Inventory and Appraisal: A detailed listing of all property owned by the decedent, both real and personal, and specification of all debts owed by the decedent, both real and personal, as much as they are known to the executor/administrator. The executor/administrator is responsible for appraising the fair market value of currency, deposits with financial institutions, proceeds from insurance policies and lump-sum payments from retirement plans which are payable upon death. A court-appointed Probate Referee appraises all other property, unless the executor/administrator seeks and the court waives such appointment.
Issuance Of Letters: After the executor or administrator has taken his or her oath and has given the bond, if required, the Clerk of the Court (under the seal of the court) will issue Letters Testamentary or Letters of Administration. These “letters” are the evidence of the executor/administrator’s qualification and authority to act in his/her representative capacity.
Letters of Administration: Written authority by a court giving permission to administer.
Letters Testamentary: Letters issued by a court empowering an executor of a will to act.
Local court rules: A county court’s specific instructions and requirements. These rules are in addition to state laws called “codes” and state court rules called the California Rules of Court.
Notice To Creditors: Publication of the “Petition for Letters” in a newspaper of general circulation constitutes notice to creditors of the decedent. Within four months from the issuance of Letters Testamentary or Letters of Administration, all persons making claims against the decedent are required to submit them to the office of the Clerk of the Court, the executor or the administrator.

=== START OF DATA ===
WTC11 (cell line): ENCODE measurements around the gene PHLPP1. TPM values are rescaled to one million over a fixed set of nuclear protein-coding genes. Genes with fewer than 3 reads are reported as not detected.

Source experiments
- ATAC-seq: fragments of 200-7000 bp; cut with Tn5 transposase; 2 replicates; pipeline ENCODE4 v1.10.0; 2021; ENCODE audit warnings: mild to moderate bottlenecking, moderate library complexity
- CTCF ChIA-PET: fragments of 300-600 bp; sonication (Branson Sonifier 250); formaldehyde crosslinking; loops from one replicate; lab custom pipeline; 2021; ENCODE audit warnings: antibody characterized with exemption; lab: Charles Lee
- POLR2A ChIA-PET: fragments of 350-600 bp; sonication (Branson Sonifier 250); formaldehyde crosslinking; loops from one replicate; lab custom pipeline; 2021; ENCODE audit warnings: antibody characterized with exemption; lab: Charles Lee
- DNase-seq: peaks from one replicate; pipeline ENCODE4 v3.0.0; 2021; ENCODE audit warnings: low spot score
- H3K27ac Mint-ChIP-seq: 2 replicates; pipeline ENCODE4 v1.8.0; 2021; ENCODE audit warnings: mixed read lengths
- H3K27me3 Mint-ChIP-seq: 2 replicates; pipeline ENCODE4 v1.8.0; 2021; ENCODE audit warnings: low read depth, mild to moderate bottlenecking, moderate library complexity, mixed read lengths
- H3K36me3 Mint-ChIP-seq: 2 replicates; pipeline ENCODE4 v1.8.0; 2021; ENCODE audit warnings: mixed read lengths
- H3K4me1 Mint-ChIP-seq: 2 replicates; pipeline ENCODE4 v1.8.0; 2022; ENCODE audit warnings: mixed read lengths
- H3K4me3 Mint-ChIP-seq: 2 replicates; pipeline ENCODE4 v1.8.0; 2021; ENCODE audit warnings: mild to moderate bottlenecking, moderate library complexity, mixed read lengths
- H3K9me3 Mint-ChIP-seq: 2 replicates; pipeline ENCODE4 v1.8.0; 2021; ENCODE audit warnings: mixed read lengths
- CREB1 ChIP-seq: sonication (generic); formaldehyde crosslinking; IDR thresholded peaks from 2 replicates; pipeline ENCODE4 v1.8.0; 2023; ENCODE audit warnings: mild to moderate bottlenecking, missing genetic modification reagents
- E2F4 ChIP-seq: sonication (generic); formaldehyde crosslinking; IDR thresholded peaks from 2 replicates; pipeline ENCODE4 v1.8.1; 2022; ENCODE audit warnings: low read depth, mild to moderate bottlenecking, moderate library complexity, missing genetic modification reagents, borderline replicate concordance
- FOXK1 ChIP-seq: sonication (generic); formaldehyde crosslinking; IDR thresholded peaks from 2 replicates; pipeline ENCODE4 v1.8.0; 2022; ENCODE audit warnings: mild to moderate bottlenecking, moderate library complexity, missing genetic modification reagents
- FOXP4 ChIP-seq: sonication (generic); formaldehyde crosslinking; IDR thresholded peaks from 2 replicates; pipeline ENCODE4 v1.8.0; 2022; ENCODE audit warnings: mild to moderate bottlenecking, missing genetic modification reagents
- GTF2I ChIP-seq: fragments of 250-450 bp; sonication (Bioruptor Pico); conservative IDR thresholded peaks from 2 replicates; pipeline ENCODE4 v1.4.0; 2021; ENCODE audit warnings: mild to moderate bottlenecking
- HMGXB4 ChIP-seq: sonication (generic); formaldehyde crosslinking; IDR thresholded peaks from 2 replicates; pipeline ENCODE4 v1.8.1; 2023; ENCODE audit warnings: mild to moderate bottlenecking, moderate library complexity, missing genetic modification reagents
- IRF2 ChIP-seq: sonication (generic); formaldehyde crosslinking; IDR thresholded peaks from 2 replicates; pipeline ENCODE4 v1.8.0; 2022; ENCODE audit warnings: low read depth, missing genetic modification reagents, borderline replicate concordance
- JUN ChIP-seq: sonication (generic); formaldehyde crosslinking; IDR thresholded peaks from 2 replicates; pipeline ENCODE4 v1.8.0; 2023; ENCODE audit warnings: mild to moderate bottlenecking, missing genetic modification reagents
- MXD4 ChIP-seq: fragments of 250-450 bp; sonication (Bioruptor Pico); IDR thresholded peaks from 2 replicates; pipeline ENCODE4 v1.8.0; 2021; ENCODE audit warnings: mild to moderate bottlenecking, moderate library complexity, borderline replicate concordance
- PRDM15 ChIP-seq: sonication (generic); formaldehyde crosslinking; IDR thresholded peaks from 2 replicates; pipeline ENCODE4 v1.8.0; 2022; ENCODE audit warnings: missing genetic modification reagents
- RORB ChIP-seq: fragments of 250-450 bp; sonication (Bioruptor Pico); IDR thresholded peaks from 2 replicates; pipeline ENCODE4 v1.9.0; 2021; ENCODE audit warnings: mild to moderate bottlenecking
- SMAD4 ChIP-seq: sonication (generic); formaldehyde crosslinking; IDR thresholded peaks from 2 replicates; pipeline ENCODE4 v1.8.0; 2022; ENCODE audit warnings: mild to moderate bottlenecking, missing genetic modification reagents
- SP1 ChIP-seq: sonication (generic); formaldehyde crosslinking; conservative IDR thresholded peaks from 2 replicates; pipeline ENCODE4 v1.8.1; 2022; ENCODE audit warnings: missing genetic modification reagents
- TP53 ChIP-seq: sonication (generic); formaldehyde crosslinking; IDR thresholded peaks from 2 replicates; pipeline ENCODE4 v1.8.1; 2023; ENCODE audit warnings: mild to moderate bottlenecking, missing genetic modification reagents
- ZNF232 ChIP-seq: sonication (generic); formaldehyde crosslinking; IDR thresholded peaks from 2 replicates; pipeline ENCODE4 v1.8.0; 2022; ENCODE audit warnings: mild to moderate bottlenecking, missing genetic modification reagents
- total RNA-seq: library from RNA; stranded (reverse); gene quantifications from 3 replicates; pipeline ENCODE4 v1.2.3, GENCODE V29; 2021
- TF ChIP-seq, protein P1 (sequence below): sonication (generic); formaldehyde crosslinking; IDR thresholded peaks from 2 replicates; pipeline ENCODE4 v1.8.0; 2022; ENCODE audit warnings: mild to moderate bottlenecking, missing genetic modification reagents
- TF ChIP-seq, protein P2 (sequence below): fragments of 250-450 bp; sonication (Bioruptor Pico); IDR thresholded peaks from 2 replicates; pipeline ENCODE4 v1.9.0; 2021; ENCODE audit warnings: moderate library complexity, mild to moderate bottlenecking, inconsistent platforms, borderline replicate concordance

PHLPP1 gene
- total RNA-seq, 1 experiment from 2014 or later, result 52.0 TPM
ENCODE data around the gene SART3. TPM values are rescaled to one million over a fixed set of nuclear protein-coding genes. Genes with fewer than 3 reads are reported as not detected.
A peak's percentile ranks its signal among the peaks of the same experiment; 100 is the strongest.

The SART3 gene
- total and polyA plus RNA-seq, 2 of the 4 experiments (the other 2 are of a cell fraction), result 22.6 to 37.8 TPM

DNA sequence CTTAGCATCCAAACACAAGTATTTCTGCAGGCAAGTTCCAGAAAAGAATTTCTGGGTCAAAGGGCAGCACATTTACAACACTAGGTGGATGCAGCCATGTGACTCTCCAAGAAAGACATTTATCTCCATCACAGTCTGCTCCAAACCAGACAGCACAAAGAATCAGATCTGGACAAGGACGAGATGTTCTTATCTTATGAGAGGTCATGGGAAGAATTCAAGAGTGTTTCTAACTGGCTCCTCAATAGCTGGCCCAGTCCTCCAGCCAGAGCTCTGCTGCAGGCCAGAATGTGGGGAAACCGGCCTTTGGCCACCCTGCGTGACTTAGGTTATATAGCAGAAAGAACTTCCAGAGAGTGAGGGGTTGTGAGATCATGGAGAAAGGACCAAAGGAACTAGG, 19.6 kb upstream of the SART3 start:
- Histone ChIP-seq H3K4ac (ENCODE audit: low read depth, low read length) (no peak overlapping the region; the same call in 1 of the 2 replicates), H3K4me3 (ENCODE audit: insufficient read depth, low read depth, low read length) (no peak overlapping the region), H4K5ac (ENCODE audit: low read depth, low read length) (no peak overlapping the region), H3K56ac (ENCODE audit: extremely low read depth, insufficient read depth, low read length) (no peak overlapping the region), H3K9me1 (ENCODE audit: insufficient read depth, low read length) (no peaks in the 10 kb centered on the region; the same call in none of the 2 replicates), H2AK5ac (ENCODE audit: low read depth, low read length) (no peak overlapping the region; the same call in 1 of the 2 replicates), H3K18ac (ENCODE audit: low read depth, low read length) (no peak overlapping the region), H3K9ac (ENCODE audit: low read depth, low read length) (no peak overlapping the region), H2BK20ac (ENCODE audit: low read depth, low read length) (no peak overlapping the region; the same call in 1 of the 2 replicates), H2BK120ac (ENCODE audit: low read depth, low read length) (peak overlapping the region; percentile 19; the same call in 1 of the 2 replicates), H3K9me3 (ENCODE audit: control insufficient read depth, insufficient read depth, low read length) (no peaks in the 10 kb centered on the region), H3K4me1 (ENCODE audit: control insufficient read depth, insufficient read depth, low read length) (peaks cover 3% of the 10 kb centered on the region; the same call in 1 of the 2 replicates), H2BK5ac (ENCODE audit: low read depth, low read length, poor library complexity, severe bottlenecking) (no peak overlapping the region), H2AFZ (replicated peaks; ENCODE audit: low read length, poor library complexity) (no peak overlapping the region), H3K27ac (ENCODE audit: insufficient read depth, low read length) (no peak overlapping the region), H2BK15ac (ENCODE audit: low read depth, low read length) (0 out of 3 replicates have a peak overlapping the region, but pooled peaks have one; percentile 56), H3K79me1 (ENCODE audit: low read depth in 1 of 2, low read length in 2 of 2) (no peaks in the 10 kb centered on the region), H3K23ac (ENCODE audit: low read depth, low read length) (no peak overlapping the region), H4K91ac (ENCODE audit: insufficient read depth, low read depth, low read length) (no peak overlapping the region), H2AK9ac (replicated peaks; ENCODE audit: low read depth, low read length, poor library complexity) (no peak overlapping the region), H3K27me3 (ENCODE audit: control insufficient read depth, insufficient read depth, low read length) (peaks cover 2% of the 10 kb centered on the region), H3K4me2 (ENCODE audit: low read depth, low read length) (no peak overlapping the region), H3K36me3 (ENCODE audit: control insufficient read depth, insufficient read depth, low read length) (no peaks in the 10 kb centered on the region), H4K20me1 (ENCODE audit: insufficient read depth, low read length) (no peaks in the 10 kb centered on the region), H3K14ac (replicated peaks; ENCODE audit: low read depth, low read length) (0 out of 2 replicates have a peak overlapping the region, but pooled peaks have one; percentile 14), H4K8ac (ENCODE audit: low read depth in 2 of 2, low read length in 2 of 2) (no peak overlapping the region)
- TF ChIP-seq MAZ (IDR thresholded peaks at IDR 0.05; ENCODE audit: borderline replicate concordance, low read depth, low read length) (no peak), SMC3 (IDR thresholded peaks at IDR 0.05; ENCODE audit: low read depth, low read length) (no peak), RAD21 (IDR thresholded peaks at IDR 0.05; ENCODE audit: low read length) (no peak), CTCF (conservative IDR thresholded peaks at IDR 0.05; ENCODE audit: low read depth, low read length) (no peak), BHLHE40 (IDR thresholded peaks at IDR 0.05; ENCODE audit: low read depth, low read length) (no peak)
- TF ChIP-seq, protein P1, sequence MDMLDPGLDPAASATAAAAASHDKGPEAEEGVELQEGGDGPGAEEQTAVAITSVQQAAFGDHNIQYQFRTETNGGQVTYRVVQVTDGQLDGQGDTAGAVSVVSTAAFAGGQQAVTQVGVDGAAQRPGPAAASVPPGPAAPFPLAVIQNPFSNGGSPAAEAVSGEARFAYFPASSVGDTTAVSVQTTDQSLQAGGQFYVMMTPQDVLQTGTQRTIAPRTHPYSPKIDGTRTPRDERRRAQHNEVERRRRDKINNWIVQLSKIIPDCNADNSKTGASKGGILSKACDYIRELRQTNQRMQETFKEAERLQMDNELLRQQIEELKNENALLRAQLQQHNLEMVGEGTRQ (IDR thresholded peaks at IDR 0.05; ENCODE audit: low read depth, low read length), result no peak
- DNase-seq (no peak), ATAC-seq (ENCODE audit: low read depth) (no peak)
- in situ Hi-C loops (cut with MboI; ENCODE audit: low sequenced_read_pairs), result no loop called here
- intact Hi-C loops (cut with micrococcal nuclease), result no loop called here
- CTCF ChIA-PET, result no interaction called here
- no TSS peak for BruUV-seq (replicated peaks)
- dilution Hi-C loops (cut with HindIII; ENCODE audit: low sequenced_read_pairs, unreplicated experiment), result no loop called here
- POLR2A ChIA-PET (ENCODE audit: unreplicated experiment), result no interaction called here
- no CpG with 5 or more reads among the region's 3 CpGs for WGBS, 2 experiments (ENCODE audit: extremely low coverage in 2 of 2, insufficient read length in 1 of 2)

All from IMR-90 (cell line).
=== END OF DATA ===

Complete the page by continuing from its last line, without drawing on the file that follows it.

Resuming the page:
Petition: A formal, written request filed with a court, asking a judge to make a particular decision. For example, a petition may ask the court to confirm the sale of real estate. Otherwise known as “court confirmation”.
Power of Sale: The significance of the “Power of Sale” contained in the will is that the executor/administrator can proceed to sell property without giving notice (publication) and does not have to show the court the necessity for the sale or its benefit or advantage to the estate. However, an “Advise of Proposed Action” will be necessary.
Probate: The legal process through which a court of law makes sure that when a person dies their debts are paid and their properties are distributed according to the will. It is not always necessary to have probate occur. A property can be transferred by joint tenancy or as a community property, for instance. If a person does not have a Will, then the estate will be probated according to probate laws of the state.
Probate court: The department of each county’s superior court that deals with probate conservatorships, guardianships, and the estates of people who have died.
Probate referee: A professional who is appointed by a judge to appraise the value of the estate’s non-cash assets listed on the inventory.
Testate: Leaving a will upon death.
Testator: Commonly known as the will writer.
Trustee: A trust is a way of owning assets. The trustee-a person or institution (such as a bank)-manages the assets for the benefit of someone else, perhaps the conservator.